The Tyneside folk-rock group ‘Lindisfarne’ topped the Festival bill with a performance of their seminal 1971 album ‘Fog on the Tyne’ revisiting the Island from where the original photoshoot was made and what became the biggest selling UK album of 1972. Two hundred people packed in the new village hall on its first ever gig on Saturday, 26 June 2016.
The new ‘Crossman Hall’, named after Lady Rose Crossman MBE for her support in the rebuilding appeal which received a £500,000 grant from the Big Lottery Fund following the closing down for safety reasons of the original timber built village hall in 2005 and demolished in 2007.
The community hall is an essential ingredient to community life on the Island. Before closure, the former hall was used by the Mothers’ Union, knitting circle, keep-fit clubs, billiards, boxing, bowls and dances. The new hall will extend these uses to include Parish Council meetings, Fisherman’s Society, book exchange, health clinics, youth club, choral society, Holy Island Development Forum and Development Trust plus tourists and pilgrims. An official opening is planned for October 2016.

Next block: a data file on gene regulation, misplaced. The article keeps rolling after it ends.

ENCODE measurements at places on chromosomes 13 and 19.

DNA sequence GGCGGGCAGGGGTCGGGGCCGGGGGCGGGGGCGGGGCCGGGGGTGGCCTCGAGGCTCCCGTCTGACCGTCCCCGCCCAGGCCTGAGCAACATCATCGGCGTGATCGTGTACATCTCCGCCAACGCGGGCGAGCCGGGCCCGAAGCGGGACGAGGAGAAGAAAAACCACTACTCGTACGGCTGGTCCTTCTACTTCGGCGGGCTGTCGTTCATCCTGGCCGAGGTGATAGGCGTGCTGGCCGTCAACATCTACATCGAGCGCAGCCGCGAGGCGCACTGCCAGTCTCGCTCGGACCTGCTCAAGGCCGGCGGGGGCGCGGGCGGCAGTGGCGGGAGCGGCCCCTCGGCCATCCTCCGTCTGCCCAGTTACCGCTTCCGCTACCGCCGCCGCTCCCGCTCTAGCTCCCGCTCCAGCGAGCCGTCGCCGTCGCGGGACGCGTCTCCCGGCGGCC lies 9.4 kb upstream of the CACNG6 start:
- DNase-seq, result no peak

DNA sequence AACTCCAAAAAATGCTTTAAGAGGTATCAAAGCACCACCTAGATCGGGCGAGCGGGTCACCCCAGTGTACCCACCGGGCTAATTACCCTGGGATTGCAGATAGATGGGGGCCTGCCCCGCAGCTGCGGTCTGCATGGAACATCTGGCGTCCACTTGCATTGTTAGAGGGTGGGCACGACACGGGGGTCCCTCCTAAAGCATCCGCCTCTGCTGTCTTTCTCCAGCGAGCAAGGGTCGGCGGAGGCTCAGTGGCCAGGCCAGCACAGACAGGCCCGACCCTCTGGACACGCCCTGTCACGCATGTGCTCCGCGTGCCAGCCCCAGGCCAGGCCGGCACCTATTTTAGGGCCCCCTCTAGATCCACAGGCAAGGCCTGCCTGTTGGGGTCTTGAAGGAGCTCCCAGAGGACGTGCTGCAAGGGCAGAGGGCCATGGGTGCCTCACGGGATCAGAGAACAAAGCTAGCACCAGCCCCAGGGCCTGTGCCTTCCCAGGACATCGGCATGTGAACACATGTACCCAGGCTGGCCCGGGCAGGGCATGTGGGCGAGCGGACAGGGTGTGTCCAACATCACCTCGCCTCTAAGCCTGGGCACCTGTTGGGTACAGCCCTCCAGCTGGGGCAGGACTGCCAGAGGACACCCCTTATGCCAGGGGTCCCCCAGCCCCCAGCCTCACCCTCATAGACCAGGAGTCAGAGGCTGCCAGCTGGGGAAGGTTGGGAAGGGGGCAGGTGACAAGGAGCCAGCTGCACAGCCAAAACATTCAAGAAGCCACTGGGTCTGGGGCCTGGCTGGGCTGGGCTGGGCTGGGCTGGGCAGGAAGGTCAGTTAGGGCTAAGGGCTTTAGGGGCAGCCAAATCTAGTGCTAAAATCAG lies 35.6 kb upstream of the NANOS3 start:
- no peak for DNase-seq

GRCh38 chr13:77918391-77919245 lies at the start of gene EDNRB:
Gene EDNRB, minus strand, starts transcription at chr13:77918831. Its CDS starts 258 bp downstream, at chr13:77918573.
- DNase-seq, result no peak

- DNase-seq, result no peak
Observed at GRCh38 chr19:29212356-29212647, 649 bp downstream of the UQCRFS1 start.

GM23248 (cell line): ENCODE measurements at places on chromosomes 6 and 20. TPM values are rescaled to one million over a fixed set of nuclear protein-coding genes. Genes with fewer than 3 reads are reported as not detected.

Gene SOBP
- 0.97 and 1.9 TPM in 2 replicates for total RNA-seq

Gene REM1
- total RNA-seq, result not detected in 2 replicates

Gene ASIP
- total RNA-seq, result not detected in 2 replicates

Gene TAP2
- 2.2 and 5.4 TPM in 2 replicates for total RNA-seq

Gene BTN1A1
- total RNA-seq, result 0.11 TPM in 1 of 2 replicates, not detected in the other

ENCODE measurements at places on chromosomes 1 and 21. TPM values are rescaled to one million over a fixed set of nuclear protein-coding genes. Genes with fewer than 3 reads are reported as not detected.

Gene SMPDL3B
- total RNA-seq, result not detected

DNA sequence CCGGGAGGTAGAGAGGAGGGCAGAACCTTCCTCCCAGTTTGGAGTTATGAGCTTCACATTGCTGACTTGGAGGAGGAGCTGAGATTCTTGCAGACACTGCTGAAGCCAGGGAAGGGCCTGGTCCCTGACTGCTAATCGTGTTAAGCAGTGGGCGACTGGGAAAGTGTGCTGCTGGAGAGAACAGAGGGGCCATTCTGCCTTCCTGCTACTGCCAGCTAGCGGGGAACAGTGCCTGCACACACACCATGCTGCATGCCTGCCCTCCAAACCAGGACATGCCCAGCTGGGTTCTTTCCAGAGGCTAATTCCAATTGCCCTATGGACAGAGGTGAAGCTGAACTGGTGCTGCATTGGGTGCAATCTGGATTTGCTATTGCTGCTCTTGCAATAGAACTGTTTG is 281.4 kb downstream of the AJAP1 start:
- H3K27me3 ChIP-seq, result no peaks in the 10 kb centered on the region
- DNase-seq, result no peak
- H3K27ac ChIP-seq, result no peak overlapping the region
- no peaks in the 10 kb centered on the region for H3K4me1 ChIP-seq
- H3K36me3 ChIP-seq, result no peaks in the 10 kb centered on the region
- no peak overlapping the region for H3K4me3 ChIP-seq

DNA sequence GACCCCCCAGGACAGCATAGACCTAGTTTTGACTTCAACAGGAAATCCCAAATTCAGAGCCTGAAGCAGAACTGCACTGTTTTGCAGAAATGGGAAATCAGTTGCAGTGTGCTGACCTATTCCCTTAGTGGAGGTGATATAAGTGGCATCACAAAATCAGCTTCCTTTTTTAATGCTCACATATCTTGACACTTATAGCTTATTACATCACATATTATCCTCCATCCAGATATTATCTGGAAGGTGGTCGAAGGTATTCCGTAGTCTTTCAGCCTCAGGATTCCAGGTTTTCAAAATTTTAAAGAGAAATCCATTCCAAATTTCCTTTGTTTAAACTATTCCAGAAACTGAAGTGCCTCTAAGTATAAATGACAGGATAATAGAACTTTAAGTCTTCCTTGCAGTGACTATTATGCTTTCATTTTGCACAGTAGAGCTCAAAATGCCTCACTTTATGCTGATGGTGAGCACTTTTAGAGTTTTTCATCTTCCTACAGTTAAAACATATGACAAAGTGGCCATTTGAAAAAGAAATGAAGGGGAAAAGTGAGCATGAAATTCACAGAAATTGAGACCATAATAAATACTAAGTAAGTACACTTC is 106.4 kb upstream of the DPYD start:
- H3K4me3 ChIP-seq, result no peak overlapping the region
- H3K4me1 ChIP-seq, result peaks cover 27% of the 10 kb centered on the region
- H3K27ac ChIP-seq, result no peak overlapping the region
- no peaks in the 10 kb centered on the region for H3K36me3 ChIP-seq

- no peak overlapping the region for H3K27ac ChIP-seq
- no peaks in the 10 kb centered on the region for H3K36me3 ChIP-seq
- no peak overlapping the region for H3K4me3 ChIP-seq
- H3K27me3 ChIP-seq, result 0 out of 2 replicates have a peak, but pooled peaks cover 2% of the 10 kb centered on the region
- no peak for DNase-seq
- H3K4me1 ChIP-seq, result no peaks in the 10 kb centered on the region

The entrance to the new Hall includes three 1.2m x 2.5m enlarged photographs of three pages of the Lindisfarne Gospels, illuminated at night. http://www.berwick-advertiser.co.uk/news/local-news/all-news/gospels-are-reproduced-in-holy-island-s-new-hall-1-4164379
When funds are available, the concrete fence between the Lindisfarne Meade Shop and the new hall will be removed and a new connection and open amenity space will be formed.